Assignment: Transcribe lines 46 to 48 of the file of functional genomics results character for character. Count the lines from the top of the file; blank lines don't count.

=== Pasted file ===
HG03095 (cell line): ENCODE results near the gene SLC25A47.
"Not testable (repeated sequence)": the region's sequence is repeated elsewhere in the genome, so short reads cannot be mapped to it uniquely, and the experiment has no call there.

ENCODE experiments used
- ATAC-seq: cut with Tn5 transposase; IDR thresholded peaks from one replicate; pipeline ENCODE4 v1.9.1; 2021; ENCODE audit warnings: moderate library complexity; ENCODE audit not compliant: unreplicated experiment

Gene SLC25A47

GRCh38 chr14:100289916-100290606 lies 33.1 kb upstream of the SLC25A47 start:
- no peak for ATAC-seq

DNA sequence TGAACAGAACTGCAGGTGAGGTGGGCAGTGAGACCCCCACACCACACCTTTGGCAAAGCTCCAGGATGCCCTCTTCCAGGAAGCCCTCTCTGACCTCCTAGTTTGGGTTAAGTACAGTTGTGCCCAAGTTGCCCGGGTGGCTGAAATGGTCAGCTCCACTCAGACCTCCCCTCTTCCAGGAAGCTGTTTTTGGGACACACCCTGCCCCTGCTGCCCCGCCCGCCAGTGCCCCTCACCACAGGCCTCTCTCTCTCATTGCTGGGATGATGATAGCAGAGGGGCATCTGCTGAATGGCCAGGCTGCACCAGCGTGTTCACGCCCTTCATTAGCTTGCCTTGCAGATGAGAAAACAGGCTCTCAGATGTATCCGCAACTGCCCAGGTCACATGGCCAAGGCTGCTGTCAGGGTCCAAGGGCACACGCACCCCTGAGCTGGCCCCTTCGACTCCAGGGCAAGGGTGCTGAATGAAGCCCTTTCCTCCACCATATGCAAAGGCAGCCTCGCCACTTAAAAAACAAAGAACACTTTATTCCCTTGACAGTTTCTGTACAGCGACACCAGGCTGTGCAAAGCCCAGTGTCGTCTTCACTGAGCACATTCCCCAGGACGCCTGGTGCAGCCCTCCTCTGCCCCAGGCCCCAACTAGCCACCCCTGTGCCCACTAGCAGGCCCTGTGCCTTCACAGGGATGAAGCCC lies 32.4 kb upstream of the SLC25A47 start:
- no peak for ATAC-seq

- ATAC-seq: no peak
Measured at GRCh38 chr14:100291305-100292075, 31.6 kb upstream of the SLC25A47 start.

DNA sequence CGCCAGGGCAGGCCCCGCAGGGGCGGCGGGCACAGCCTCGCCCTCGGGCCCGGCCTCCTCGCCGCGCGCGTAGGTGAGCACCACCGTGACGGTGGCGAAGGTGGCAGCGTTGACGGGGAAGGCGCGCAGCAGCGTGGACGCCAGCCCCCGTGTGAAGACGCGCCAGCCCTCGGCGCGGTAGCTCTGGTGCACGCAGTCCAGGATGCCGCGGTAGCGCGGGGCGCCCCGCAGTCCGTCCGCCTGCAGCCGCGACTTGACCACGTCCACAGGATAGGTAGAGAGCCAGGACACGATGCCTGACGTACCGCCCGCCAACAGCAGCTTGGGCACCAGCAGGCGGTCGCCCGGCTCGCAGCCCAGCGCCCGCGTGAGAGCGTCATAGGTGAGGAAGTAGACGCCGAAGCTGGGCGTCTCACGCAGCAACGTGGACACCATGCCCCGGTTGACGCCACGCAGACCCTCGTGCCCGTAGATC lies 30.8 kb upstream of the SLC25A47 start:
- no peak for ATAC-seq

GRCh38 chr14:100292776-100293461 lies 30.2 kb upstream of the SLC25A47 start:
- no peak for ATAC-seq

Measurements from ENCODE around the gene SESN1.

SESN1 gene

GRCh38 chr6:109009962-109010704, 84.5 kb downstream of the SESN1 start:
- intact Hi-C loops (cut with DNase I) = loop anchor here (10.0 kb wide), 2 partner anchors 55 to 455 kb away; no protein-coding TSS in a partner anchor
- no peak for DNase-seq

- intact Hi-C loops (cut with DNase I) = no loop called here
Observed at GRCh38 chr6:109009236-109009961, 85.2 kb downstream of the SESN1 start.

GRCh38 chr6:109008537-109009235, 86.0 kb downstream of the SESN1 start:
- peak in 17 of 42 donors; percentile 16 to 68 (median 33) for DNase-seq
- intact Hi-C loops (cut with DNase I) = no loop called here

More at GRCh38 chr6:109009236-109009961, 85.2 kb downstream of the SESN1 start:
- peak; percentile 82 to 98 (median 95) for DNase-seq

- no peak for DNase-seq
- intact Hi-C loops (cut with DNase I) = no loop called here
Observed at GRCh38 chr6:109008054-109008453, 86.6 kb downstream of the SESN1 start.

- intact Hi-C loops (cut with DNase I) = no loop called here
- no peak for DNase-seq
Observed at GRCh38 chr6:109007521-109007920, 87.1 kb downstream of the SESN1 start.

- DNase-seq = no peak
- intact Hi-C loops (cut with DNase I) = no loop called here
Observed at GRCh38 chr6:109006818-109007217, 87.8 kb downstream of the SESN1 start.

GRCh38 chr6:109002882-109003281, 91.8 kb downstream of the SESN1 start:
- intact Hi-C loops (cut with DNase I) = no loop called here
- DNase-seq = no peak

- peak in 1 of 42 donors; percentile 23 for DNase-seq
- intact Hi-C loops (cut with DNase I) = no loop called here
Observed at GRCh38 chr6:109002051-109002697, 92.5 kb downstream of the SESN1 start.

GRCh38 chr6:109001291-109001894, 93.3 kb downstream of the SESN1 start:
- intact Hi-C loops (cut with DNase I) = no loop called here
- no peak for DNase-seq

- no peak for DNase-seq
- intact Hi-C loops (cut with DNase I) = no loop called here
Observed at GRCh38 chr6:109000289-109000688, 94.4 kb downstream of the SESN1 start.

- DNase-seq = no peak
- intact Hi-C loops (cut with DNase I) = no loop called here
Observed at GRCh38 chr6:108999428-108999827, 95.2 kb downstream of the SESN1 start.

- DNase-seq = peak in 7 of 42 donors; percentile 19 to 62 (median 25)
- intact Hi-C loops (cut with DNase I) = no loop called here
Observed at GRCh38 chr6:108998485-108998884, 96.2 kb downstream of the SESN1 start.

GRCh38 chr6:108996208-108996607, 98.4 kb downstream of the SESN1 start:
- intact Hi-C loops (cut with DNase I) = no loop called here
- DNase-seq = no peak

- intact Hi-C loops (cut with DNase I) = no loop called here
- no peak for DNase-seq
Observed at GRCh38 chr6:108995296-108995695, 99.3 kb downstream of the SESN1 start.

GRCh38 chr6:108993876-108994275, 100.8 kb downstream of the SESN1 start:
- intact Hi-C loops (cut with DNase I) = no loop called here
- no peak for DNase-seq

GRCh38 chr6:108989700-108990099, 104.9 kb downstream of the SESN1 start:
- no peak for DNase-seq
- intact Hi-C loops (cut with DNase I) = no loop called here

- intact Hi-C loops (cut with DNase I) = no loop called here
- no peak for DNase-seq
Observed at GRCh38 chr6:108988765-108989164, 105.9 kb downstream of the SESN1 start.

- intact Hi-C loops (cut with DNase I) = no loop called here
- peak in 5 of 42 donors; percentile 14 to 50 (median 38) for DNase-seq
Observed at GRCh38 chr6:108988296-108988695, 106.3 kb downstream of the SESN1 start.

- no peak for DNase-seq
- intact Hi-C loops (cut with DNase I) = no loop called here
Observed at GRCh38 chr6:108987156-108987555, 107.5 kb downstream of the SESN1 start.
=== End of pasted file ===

- no peak for DNase-seq
- intact Hi-C loops (cut with DNase I) = no loop called here
Observed at GRCh38 chr6:109000289-109000688, 94.4 kb downstream of the SESN1 start.